Babies born through IVF end up being smarter… but are more prone to depression, study finds
Babies born through IVF are smarter but more prone to mental health problems than naturally conceived children, research suggests.
Experts from the University of Helsinki followed 280,000 young people born in Finland between 1995 and 2000 until their 18th birthday.
Babies born using assisted conception techniques performed better in class and were less likely to drop out of high school.
However, they were at a slightly higher risk of being diagnosed with a mental health problem, especially anxiety or depression.
Researchers said better school performance in IVF babies may be due to wealthier families paying for the procedure earlier.
The increased risk of mental health problems persisted even when children born through IVF were compared with naturally conceived siblings.
Parents who have undergone IVF may pay more attention to their child’s health and take them to the doctor more often, the researchers reasoned.
A team from the University of Helsinki looked at nearly 280,000 young people born in Finland between 1995 and 2000. About one in 20 was born through IVF, artificial insemination and ovulation induction, also known as medically assisted reproduction (MAR). Although the group scored higher on school tests and less likely to drop out of high school, they were also one percent more likely to have mental health problems. Pictured: Close Up In Vitro Fertilization (IVF) Stock
HOW COMMON IS INFERTILITY?
Infertility is when a couple cannot conceive (get pregnant) despite regular unprotected sex.
About 1 in 7 couples may have trouble conceiving.
About 84 percent of couples will conceive naturally within a year if they have unprotected sex regularly — defined as every two to three days.
For couples who have been trying to conceive for more than three years without success, the chance of conceiving naturally within a year is one in four or less.
Britons are advised to talk to their GP if they can’t get pregnant after trying for a year.
Infertility is usually caused by a lack of regular ovulation, poor quality sperm, blocked or damaged fallopian tubes, and endometriosis.
Fertility can also be affected by age, weight, sexually transmitted diseases, smoking, alcohol, pesticide exposure and stress.
Fertility treatments include medications to encourage regular ovulation, surgical procedures to repair fallopian tubes or scarring, and assisted birth control, such as IVF.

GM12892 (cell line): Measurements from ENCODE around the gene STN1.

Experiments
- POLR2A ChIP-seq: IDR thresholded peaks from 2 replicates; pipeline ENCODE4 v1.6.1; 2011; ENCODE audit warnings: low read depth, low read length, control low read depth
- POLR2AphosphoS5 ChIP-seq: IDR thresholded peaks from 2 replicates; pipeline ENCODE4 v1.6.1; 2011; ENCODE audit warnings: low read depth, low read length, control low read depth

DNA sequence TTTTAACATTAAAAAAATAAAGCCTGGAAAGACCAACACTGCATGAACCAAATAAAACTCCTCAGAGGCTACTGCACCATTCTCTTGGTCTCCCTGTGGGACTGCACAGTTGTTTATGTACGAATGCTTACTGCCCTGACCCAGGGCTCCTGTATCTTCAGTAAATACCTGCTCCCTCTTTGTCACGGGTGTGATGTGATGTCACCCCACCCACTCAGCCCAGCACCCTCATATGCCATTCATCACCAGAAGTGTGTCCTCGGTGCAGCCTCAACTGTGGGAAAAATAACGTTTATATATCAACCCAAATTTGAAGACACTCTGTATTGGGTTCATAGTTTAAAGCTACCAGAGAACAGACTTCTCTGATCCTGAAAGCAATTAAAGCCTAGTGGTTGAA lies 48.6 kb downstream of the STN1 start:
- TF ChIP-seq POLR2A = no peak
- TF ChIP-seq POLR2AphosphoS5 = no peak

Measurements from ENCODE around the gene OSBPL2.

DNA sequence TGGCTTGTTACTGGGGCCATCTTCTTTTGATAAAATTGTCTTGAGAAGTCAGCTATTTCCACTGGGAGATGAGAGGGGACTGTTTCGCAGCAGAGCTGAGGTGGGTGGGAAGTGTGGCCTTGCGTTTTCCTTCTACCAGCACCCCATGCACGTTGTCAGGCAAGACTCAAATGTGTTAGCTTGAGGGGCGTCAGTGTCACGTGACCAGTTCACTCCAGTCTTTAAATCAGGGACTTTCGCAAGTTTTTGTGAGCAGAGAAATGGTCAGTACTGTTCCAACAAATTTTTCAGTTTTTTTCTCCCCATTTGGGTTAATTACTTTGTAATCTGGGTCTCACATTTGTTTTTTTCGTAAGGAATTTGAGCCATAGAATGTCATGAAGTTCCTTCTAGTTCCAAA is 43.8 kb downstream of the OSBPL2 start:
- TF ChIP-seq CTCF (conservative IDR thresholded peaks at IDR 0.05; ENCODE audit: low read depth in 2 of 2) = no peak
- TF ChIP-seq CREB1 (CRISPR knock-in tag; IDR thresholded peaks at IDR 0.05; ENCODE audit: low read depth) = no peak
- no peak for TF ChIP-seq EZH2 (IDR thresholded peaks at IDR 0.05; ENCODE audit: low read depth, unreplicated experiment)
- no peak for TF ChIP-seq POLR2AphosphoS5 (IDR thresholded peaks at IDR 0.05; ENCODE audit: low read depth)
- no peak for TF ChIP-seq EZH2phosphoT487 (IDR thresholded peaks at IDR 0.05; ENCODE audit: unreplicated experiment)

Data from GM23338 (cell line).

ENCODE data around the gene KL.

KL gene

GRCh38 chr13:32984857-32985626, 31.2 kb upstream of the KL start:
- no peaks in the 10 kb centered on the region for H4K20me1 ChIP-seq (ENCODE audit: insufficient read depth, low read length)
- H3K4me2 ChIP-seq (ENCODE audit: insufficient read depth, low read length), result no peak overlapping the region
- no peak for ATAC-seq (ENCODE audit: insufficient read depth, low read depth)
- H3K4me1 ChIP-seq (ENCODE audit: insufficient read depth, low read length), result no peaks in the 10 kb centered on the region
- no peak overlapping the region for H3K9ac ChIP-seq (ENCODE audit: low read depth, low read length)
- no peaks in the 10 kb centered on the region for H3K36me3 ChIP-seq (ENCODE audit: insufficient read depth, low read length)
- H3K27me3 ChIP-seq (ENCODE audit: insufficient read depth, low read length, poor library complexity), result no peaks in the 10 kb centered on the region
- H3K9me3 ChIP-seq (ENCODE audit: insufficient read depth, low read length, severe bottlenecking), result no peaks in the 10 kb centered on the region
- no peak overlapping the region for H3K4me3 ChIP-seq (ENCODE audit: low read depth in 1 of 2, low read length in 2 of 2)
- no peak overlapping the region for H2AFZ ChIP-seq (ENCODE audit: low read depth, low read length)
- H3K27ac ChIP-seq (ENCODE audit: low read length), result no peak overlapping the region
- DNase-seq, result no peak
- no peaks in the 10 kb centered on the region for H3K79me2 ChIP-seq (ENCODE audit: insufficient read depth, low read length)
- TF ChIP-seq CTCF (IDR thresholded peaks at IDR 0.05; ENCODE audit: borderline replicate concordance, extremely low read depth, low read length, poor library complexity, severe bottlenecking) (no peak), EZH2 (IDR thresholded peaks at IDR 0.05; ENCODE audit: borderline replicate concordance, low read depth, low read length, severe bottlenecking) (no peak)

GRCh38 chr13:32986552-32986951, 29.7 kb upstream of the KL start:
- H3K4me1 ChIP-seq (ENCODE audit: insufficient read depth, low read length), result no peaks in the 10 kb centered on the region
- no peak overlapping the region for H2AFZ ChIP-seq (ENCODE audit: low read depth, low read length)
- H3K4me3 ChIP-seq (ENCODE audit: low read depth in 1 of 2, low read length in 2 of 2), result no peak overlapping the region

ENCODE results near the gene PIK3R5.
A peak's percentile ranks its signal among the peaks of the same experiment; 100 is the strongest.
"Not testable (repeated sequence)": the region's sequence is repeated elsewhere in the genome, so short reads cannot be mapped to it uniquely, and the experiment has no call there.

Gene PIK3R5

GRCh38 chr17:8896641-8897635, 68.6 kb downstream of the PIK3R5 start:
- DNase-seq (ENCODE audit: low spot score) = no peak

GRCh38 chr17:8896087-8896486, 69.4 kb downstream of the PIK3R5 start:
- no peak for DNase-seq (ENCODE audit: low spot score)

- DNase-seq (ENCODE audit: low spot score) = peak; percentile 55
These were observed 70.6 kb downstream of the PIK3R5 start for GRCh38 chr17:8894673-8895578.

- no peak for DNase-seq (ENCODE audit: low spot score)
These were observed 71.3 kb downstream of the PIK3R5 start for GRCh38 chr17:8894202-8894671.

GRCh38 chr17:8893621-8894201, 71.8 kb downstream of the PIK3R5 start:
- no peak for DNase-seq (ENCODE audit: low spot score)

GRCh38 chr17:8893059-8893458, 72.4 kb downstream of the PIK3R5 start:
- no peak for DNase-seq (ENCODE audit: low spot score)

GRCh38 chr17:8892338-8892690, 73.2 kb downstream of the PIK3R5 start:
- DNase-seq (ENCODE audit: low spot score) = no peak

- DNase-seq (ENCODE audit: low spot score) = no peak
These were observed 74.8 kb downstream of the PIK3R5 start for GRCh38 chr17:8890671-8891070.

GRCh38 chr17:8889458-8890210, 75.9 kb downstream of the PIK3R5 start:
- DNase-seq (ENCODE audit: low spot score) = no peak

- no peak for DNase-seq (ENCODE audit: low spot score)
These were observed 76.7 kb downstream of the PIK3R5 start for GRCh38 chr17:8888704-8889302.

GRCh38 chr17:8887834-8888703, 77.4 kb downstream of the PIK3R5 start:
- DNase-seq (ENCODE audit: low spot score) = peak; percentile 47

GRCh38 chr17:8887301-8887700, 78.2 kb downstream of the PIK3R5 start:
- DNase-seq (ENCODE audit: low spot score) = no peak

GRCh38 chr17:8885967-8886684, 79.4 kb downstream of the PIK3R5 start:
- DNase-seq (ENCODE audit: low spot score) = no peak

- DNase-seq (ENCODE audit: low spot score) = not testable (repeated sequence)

More than eight in ten couples conceive naturally within a year of trying.
Couples who have unsuccessfully tried to conceive can access treatments on the NHS, such as intrauterine insemination (IUI) – when sperm is inserted into a woman’s uterus – and IVF, when a fertilized egg is inserted into the uterus .
Since 1991, around 390,000 babies have been born through IVF in the UK, while there are over a million in the US. The annual rate has tripled in the past three decades.
In the latest study, researchers examined health records of 266,925 naturally conceived Finnish children born between 1995 and 2000, as well as 13,757 who were born through IVF, IUI or ovulation induction.
The latter is when women are given fertility drugs to stimulate the follicles in their ovaries, causing them to produce multiple eggs in one cycle.
The study looked at their school and medical records at age 16 or 18.
The results, published in the European Journal of Population, show that children conceived via assisted conception, compared with natural born children, had a higher rate (8 vs 7.7), were less likely to drop out of school ( 2.4 percent versus 3.6). percent) and 18 percent less likely to leave the house (11 percent versus 17 percent).
However, the researchers noted that these differences between the two groups “mostly disappeared” after taking into account family circumstances such as their parents’ wealth, relationship status and education.
Babies born through IVF are more likely to come from wealthier families who can give their children more money, time and emotional investment at the expense of their education, they said.
Private IVF treatment costs around £5,000 per cycle in the UK and $15,000 (£12,000) in the US.
Separate analysis showed that those conceived via assisted conception were 1 percent more likely to experience anxiety and depression.
Nine percent of naturally conceived youth had a mental health diagnosis in their late teens, compared with 10 percent under assisted conception.
The researchers said that while the finding is small as a percentage, it is significant.
dr. Hanna Remes, a researcher at the University of Helsinki and lead author of the study, said the team cannot yet explain this finding.
But she suggested that couples may have depression and anxiety in response to their struggle to conceive, putting their child “at greater risk for mental health problems.”
Alternatively, parents who used assisted conception may be “more concerned about their child’s well-being” and take them to the doctor or hospital more often, increasing their chances of being diagnosed with mental health problems and other conditions.
The team noted that the world’s oldest IVF child is only 43 years old, so research on this topic is “relatively new and untapped.”
But because of the proliferation of assisted birth control, it’s “vital” to understand the long-term implications for children and young people, they said.